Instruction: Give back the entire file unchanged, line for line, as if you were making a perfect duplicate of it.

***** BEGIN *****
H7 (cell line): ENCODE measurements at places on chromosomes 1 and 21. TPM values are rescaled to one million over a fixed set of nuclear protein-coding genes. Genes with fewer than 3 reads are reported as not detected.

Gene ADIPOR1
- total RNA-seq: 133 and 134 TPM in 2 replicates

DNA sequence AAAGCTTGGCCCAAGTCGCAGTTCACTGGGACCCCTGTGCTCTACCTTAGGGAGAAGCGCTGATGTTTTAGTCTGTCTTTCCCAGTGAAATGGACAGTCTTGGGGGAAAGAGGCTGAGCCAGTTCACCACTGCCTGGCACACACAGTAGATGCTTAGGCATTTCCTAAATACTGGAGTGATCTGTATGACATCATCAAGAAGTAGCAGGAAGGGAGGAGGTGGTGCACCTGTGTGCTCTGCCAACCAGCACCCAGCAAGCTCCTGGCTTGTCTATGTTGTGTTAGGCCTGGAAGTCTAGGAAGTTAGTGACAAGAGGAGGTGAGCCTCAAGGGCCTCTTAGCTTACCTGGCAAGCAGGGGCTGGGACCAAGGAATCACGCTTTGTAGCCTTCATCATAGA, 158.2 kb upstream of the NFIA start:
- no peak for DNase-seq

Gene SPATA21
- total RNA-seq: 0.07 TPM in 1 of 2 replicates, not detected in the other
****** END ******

H7 (cell line): ENCODE measurements at places on chromosomes 1 and 21. TPM values are rescaled to one million over a fixed set of nuclear protein-coding genes. Genes with fewer than 3 reads are reported as not detected.

Gene ADIPOR1
- total RNA-seq: 133 and 134 TPM in 2 replicates

DNA sequence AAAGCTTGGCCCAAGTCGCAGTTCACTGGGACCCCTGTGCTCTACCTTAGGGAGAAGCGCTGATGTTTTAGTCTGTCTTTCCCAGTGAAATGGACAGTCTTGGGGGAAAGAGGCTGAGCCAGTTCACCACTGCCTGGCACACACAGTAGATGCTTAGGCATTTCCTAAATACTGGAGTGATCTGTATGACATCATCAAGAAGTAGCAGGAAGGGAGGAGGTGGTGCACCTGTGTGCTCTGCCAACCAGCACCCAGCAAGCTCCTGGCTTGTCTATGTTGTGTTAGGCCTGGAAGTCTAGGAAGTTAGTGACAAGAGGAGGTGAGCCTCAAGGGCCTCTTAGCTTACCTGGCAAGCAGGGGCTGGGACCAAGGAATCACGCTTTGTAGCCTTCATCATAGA, 158.2 kb upstream of the NFIA start:
- no peak for DNase-seq

Gene SPATA21
- total RNA-seq: 0.07 TPM in 1 of 2 replicates, not detected in the other